‘Volunteering To Help Feed Vulnerable People Has Stopped Me Dwelling On Losing My Own Income’

When Juliet’s business was forced to close, she decided to her time in lockdown to helping FareShare deliver food to those in poverty.

Woman loading van

by Georgia Aspinall |
Updated on

‘Honestly, volunteering is keeping me from going insane,’ says Juliet, 37 from Bristol. ‘I don’t have an income right now so if I was sat at home dwelling on that, that would be a real worry. I’d rather be out helping vulnerable people in these community projects that are just amazing.’

Juliet is a business-owner by day – running her own catering company called BOSH Catering. Predominantly selling cakes to cafés, her business was flourishing up until two weeks ago when the UK lockdown meant the cafes she normally delivers to had to close. With no job to do and more time than she would like to worry about that, she decided to focus on her other passion: volunteering.

‘I was already volunteering for FareShare one afternoon a week and doing fundraising for their events,’ she tells Grazia. ‘Now I do two full days and I’m also doing some vegetable deliveries for one of the cafes I cater for which also operates as a greengrocers.’

Working as a warehouse volunteer, Juliet’s job involves sorting food FareShare receives from food partners that then goes to charities. FareShare fights hunger and food waste by diverting food that would've otherwise been binned to charities and community partners. ‘It’s a very physical job,’ she says. ‘You might be picking up a 25kg sack of spuds or big crates of milk from the walk-in fridge, which is huge and absolutely freezing, obviously.’

But working in the food industry, Juliet says that it’s devastating that some people go without, because in her words, ‘there is enough to go around’. ‘FareShare gets tons and tons of food which would have gone in the bin if they weren’t there to distribute it,’ she explains. ‘It’s absurd that people are starving in Britain so if I can help divvy up that food and get it sent where it needs to go I feel lucky that I’m able to do that.’

And it’s not just the knowledge that she’s helping people that motivates Juliet, it’s actually been a lifeline for her own emotional wellbeing. ‘When I used to work for other people I would’ve jumped at the change to sit at home,’ she says. ‘But this is totally different, I don’t have an income now and so the fact I’m able to do this is I feel really lucky, it’s keeping me from sitting at home anxious on everything.’

What’s the point in you being alright if someone else isn't?

Of course, leaving the house every day to volunteer comes with its own risks. While FareShare volunteers are able to help while practicing social distancing, it can be daunting going at all for many. Juliet is in her late 30s and considers herself fit and healthy, but as we have seen, Covid-19 doesn’t discriminate when it comes to risking lives.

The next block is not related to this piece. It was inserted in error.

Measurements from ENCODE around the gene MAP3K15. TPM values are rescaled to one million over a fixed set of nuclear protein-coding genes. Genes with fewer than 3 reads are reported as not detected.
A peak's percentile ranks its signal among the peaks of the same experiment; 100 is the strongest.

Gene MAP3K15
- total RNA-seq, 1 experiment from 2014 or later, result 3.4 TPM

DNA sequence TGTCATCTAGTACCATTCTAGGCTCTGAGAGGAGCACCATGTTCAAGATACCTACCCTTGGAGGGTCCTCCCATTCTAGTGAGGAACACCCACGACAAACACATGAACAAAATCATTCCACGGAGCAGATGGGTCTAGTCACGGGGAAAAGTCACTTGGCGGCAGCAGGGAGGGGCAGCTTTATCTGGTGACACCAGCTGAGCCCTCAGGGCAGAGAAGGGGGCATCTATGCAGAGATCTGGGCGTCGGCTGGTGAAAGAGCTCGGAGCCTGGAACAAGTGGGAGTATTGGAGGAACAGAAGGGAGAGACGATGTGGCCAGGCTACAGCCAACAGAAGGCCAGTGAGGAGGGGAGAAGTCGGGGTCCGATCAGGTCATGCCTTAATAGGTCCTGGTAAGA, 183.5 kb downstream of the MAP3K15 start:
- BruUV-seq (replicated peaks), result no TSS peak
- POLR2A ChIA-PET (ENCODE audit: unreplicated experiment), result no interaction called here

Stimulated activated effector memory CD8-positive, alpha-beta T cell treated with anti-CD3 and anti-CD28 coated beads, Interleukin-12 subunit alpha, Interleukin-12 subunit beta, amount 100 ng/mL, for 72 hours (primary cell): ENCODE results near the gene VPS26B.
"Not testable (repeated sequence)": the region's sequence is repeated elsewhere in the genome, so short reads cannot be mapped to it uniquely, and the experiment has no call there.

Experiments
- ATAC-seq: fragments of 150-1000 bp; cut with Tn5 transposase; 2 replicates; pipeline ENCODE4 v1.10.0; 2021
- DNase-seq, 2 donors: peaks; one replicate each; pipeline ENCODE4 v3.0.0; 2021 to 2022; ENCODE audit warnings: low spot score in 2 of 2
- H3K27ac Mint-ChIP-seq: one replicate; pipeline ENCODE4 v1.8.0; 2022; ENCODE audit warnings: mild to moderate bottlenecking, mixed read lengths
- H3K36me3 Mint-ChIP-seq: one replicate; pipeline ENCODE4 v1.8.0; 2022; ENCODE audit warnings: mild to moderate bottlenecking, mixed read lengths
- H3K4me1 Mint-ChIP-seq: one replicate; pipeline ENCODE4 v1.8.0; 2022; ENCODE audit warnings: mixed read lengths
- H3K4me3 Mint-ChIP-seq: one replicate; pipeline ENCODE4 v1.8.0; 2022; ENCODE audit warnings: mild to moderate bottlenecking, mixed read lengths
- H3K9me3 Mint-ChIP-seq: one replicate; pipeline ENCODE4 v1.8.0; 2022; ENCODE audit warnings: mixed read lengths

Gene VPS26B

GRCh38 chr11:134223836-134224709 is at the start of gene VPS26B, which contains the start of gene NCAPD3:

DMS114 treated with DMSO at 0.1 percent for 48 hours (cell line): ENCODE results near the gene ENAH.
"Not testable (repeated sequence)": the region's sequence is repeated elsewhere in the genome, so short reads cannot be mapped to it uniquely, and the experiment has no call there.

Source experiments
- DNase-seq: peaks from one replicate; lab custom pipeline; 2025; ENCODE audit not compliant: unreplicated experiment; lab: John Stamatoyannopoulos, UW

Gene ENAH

‘I’m quite an optimist and I am putting myself at risk to an extent, but I what’s the point in me being alright at home if there’s food that needs to go to people that need it?,’ she says. ‘What’s the point in being alright, if someone else isn’t?’

And right now, that thought is needed more than ever. Before Covid-19, FareShare was already providing near a million meals a week to 11,000 frontline charities across the UK. Now, they expect demand to only grow with vulnerable people more in need than ever before.

Launching a new campaign last week, FareShare needs more people to help in warehouses, vans and offices to create food orders and deliver them to community partners.

But more than that, they also need more government funding. Last year they received their first trail funding to enable the food industry to divert its surplus food to charities at no extra cost. Now, they're calling on the government to accept the lessons learned from that trial and fund a further £5million to support farmers, growers, manufacturers and distributers in safely diverting food to FareShare at no additional cost.

'We continue to work with the food industry to redistribute surplus food and the support of Government DEFRA funding has helped us unlock over 2,200 tonnes of additional food for charities, including fruit and veg,' a spokesperson for the charity told Grazia. 'We hope that government will continue to fund this initiative which has proven effective in diverting large volumes of food to those in need.

'FareShare has capacity to double the volume of food we redistribute but in order to ensure those most vulnerable are protected, we urgently call on Government, the food industry and public to help us step up to this challenge.'

Find out more about FareShare and how to become a volunteer here__.

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